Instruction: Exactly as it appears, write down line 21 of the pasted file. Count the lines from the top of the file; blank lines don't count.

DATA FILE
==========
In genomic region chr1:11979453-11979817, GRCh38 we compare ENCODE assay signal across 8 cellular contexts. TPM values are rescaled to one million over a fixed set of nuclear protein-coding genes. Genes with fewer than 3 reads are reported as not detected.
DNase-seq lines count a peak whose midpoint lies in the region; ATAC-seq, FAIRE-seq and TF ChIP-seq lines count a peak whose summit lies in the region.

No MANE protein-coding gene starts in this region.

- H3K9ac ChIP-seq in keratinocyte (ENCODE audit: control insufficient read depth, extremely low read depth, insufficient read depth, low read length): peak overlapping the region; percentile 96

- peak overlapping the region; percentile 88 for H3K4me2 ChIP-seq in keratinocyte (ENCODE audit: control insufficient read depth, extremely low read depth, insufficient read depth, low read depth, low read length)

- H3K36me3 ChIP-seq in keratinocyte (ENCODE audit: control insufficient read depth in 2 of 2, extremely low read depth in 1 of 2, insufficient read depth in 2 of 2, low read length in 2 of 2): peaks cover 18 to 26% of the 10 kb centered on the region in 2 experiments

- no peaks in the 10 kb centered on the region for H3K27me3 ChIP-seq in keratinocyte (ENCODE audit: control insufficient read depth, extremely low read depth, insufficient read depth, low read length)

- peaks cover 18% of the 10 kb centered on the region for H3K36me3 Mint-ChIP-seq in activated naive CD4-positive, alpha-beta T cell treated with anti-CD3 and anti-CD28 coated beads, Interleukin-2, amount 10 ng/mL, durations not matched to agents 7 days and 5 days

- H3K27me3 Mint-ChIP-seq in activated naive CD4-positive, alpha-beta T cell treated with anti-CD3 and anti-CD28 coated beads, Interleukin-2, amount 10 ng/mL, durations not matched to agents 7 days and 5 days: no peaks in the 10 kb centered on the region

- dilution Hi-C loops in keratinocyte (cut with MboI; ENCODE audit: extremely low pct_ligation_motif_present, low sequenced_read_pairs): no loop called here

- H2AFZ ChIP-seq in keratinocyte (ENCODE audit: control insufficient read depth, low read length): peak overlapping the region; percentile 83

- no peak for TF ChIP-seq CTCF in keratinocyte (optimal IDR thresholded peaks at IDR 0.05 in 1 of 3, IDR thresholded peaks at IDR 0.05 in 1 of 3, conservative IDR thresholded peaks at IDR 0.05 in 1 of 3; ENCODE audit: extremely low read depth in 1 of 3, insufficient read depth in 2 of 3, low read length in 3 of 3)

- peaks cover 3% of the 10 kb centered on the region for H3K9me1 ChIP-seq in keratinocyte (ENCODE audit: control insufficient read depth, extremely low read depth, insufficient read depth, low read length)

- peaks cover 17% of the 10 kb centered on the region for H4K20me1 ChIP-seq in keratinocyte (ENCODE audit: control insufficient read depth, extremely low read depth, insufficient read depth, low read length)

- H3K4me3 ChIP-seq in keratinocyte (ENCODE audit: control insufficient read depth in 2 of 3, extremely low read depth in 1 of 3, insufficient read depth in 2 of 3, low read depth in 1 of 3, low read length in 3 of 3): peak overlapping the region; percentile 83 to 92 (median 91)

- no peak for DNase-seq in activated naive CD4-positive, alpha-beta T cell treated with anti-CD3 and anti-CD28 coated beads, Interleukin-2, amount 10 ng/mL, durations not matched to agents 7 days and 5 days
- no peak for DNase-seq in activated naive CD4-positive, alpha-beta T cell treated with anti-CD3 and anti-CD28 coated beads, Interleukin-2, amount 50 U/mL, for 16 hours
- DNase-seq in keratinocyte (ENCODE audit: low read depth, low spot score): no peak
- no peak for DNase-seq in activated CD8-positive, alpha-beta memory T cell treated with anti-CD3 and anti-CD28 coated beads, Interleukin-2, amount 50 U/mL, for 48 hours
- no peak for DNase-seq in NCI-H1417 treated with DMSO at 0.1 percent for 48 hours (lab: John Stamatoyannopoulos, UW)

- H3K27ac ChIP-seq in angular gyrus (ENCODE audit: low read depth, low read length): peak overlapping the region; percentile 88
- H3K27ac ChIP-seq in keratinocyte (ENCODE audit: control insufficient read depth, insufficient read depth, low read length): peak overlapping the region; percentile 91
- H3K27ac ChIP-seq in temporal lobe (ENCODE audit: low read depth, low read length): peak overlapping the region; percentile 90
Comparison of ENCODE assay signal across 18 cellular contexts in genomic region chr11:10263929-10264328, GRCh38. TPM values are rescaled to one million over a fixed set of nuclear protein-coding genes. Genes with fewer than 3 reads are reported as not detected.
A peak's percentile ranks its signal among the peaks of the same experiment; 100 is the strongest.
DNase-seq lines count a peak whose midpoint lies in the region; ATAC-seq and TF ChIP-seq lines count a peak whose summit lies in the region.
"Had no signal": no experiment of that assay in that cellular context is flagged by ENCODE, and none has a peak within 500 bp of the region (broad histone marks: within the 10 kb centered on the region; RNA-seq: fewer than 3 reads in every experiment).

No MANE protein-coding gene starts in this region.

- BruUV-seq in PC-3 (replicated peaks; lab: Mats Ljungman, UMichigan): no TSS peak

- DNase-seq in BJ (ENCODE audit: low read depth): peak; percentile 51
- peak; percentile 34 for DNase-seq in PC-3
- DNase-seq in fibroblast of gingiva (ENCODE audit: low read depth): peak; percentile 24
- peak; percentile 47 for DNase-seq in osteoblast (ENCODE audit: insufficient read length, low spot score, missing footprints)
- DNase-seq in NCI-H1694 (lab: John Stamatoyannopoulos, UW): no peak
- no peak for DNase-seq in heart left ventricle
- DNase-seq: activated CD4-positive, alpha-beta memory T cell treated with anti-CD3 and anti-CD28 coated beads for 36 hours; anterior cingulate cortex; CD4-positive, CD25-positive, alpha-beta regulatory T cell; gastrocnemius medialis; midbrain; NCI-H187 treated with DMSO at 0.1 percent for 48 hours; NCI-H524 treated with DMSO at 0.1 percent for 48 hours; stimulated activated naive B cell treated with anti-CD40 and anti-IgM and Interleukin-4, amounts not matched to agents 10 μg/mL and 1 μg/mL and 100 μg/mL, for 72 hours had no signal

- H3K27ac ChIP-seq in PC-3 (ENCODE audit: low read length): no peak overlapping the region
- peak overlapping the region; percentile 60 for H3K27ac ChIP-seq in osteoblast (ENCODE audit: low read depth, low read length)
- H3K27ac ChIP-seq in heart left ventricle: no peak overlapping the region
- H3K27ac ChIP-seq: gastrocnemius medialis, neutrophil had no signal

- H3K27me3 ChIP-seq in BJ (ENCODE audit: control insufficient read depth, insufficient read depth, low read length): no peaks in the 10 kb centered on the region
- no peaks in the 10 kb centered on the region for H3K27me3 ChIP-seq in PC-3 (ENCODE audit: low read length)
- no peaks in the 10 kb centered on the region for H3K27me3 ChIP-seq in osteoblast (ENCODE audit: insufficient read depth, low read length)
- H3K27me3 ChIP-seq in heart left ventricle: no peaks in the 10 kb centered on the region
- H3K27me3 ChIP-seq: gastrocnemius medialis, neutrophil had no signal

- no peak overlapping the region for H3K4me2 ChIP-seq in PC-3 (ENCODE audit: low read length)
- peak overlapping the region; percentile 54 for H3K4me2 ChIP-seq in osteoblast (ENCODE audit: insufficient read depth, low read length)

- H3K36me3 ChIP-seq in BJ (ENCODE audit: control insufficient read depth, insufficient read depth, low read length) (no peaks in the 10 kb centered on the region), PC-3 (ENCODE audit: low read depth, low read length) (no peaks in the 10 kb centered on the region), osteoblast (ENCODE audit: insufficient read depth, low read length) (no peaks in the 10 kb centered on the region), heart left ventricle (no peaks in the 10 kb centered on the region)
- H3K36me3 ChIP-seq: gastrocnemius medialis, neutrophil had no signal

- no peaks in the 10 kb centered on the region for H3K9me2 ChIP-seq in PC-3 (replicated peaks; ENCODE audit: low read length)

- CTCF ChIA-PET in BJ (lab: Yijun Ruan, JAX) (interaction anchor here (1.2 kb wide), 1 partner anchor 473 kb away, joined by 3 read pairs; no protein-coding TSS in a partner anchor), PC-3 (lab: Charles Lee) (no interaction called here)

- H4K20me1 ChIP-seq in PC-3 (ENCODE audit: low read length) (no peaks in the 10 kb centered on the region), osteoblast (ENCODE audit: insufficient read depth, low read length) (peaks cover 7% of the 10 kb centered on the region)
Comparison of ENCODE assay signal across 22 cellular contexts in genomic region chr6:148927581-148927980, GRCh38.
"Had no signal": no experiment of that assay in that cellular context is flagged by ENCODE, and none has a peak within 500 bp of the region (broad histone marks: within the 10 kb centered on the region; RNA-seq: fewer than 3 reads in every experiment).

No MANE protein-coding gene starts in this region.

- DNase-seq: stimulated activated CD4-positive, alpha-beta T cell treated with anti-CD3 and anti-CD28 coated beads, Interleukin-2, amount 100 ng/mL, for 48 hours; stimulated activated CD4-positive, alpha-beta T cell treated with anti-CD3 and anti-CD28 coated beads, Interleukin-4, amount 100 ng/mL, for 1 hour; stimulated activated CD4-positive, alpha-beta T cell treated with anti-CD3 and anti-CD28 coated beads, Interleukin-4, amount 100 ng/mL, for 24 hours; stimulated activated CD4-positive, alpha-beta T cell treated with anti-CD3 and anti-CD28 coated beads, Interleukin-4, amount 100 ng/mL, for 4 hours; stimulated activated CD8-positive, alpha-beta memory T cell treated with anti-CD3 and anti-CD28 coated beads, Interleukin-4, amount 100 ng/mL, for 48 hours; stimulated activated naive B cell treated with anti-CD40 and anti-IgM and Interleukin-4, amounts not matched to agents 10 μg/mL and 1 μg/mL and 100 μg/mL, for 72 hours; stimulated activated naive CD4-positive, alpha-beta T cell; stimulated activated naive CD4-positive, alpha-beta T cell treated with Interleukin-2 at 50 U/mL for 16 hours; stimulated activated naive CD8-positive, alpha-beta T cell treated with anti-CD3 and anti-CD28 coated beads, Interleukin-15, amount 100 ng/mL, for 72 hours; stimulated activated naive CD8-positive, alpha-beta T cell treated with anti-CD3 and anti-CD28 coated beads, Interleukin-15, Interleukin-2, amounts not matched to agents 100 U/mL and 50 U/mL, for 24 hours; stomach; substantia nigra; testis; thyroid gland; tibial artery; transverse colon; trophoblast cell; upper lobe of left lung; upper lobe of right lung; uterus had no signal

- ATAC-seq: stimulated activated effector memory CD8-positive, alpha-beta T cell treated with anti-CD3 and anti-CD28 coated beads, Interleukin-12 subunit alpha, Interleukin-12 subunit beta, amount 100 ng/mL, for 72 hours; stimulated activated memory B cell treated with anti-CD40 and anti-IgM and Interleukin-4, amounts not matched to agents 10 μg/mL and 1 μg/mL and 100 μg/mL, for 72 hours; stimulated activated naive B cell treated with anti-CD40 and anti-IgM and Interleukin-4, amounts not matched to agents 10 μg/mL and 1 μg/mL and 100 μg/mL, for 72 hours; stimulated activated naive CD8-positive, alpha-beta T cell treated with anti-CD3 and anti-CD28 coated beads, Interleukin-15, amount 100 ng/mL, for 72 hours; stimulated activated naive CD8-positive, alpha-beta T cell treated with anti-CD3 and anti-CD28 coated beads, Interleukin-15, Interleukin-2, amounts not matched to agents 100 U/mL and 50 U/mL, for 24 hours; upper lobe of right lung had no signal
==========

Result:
- H3K27ac ChIP-seq in angular gyrus (ENCODE audit: low read depth, low read length): peak overlapping the region; percentile 88